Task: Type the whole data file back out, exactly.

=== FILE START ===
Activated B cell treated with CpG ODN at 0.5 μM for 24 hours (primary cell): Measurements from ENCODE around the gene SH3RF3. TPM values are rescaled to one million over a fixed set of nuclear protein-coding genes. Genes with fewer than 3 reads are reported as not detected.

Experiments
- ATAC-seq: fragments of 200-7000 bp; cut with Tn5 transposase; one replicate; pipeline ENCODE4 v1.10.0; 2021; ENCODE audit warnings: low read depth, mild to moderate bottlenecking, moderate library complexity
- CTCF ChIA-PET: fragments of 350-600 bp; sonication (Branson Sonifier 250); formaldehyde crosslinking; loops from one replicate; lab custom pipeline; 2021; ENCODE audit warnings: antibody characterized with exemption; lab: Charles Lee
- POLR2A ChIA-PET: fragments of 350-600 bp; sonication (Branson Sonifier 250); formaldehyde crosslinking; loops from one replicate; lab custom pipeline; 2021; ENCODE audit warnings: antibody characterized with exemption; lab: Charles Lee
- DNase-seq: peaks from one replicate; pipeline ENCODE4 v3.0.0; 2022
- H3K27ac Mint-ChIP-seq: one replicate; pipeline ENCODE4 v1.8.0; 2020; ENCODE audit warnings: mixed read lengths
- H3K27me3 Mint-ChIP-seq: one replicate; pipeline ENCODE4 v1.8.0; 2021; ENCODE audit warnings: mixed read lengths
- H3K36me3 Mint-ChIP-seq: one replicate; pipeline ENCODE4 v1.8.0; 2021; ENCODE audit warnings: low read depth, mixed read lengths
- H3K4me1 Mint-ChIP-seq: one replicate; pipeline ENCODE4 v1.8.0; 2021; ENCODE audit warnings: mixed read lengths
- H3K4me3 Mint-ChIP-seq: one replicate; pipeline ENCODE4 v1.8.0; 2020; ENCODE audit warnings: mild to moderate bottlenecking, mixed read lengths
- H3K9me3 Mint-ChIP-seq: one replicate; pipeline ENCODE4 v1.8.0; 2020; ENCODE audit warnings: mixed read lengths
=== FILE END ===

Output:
Activated B cell treated with CpG ODN at 0.5 μM for 24 hours (primary cell): Measurements from ENCODE around the gene SH3RF3. TPM values are rescaled to one million over a fixed set of nuclear protein-coding genes. Genes with fewer than 3 reads are reported as not detected.

Experiments
- ATAC-seq: fragments of 200-7000 bp; cut with Tn5 transposase; one replicate; pipeline ENCODE4 v1.10.0; 2021; ENCODE audit warnings: low read depth, mild to moderate bottlenecking, moderate library complexity
- CTCF ChIA-PET: fragments of 350-600 bp; sonication (Branson Sonifier 250); formaldehyde crosslinking; loops from one replicate; lab custom pipeline; 2021; ENCODE audit warnings: antibody characterized with exemption; lab: Charles Lee
- POLR2A ChIA-PET: fragments of 350-600 bp; sonication (Branson Sonifier 250); formaldehyde crosslinking; loops from one replicate; lab custom pipeline; 2021; ENCODE audit warnings: antibody characterized with exemption; lab: Charles Lee
- DNase-seq: peaks from one replicate; pipeline ENCODE4 v3.0.0; 2022
- H3K27ac Mint-ChIP-seq: one replicate; pipeline ENCODE4 v1.8.0; 2020; ENCODE audit warnings: mixed read lengths
- H3K27me3 Mint-ChIP-seq: one replicate; pipeline ENCODE4 v1.8.0; 2021; ENCODE audit warnings: mixed read lengths
- H3K36me3 Mint-ChIP-seq: one replicate; pipeline ENCODE4 v1.8.0; 2021; ENCODE audit warnings: low read depth, mixed read lengths
- H3K4me1 Mint-ChIP-seq: one replicate; pipeline ENCODE4 v1.8.0; 2021; ENCODE audit warnings: mixed read lengths
- H3K4me3 Mint-ChIP-seq: one replicate; pipeline ENCODE4 v1.8.0; 2020; ENCODE audit warnings: mild to moderate bottlenecking, mixed read lengths
- H3K9me3 Mint-ChIP-seq: one replicate; pipeline ENCODE4 v1.8.0; 2020; ENCODE audit warnings: mixed read lengths